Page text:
A Model for Integrated Water Resources Management in Water-Scarce Regions: Minimization of the Impacts of Groundwater Exploitation on Society and the Environment
Abstract Israel is a developed, water-scarce country, with problems of increasing aquifer water salinity resulting from its exploitation of groundwater resources. To address this problem, we developed a model for planning water supply from diverse sources, including groundwater, the National Water Carrier, wastewater and seawater, and implemented it on two case studies in Israel. The model integrates hydrological, technological and economic considerations, and estimates the economic and environmental impacts of alternative water management policies. The hydrological model forecasts the concentration of chlorides in the aquifer under alternative scenarios in the short term and long term. The economic model estimates the costs of various desalination processes under the regional conditions, and the total costs of the water supply to the region under these scenarios. The conclusions are that desalination of brackish water involves lowest costs; desalination of National Carrier water is effective when there is large-scale use; desalination of wastewater is significant for maintaining the chloride concentration threshold in water for agriculture; and desalination of seawater is recommended when it makes an important contribution to maintaining the national water balance. Most importantly, we conclude that the economic cost of improving the quality of the supplied water and of the aquifer water should be considered in decision making.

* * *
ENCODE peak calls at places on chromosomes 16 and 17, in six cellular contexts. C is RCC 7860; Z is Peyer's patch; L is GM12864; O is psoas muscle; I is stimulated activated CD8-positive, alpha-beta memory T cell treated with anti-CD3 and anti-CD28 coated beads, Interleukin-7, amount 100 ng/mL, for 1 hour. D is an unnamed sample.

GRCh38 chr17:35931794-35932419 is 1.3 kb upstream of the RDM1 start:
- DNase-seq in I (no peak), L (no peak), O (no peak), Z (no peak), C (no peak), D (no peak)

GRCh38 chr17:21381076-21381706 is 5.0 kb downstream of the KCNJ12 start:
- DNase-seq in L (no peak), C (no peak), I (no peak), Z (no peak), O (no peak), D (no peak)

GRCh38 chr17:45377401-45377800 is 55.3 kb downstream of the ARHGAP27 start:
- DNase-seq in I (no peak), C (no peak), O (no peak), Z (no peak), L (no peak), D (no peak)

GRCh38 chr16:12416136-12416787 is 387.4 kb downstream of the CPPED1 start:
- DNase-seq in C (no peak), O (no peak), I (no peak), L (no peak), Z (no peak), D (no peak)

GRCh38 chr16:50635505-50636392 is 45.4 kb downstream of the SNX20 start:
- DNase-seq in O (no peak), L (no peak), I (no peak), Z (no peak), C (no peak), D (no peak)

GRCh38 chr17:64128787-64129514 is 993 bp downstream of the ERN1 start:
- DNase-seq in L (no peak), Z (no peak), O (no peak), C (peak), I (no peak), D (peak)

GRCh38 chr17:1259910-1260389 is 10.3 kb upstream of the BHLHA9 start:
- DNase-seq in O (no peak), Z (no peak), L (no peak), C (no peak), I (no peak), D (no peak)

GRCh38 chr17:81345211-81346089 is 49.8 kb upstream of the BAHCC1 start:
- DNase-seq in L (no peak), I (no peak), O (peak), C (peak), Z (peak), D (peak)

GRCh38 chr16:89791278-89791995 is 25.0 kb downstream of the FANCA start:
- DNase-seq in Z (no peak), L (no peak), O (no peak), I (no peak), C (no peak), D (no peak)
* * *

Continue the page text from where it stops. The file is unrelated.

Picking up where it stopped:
Keywords Groundwater scarcity • Water salinity • Israel • Economics • Water management
Netanya Academic College, 1 University Rd, Netanya 42100, Israel e-mail: [email protected]
SustainEcon - Environmental Economic Consulting, Brookline, MA 02446, USA
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